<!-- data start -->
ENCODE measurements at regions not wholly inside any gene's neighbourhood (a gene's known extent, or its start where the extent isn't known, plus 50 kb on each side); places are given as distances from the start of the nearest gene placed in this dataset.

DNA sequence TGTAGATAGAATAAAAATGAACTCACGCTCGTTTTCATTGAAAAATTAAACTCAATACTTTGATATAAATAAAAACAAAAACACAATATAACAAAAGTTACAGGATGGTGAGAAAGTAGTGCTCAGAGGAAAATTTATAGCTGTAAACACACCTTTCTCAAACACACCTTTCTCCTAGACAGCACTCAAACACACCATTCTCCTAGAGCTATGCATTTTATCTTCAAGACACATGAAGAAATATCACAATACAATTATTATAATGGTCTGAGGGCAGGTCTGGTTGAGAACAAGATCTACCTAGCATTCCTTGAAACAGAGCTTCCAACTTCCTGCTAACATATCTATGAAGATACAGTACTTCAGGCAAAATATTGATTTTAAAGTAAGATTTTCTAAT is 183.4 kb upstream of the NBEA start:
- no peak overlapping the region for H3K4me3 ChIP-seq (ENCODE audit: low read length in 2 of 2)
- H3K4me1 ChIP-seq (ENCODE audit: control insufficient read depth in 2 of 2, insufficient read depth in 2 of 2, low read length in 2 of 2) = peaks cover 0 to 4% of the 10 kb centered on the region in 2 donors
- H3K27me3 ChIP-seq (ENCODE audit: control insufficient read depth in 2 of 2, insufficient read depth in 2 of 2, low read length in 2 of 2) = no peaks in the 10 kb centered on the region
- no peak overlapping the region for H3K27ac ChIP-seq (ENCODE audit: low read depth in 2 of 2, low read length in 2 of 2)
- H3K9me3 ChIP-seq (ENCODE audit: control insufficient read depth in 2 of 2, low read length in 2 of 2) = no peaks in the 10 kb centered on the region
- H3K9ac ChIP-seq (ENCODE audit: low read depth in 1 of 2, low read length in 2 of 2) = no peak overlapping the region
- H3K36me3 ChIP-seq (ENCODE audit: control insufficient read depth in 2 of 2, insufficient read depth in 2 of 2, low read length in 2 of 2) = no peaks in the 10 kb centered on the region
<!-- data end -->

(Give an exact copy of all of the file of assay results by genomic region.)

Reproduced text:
ENCODE measurements at regions not wholly inside any gene's neighbourhood (a gene's known extent, or its start where the extent isn't known, plus 50 kb on each side); places are given as distances from the start of the nearest gene placed in this dataset.

DNA sequence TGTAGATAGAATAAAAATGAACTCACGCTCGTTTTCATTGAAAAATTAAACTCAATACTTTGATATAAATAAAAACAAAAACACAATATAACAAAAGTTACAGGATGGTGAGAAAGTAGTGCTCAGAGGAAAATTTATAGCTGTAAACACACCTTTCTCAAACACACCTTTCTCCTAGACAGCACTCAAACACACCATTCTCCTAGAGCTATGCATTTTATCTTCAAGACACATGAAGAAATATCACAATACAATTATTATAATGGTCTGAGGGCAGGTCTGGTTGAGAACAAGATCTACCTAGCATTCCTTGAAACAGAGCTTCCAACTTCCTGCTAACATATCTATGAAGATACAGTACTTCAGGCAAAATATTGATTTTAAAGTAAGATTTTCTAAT is 183.4 kb upstream of the NBEA start:
- no peak overlapping the region for H3K4me3 ChIP-seq (ENCODE audit: low read length in 2 of 2)
- H3K4me1 ChIP-seq (ENCODE audit: control insufficient read depth in 2 of 2, insufficient read depth in 2 of 2, low read length in 2 of 2) = peaks cover 0 to 4% of the 10 kb centered on the region in 2 donors
- H3K27me3 ChIP-seq (ENCODE audit: control insufficient read depth in 2 of 2, insufficient read depth in 2 of 2, low read length in 2 of 2) = no peaks in the 10 kb centered on the region
- no peak overlapping the region for H3K27ac ChIP-seq (ENCODE audit: low read depth in 2 of 2, low read length in 2 of 2)
- H3K9me3 ChIP-seq (ENCODE audit: control insufficient read depth in 2 of 2, low read length in 2 of 2) = no peaks in the 10 kb centered on the region
- H3K9ac ChIP-seq (ENCODE audit: low read depth in 1 of 2, low read length in 2 of 2) = no peak overlapping the region
- H3K36me3 ChIP-seq (ENCODE audit: control insufficient read depth in 2 of 2, insufficient read depth in 2 of 2, low read length in 2 of 2) = no peaks in the 10 kb centered on the region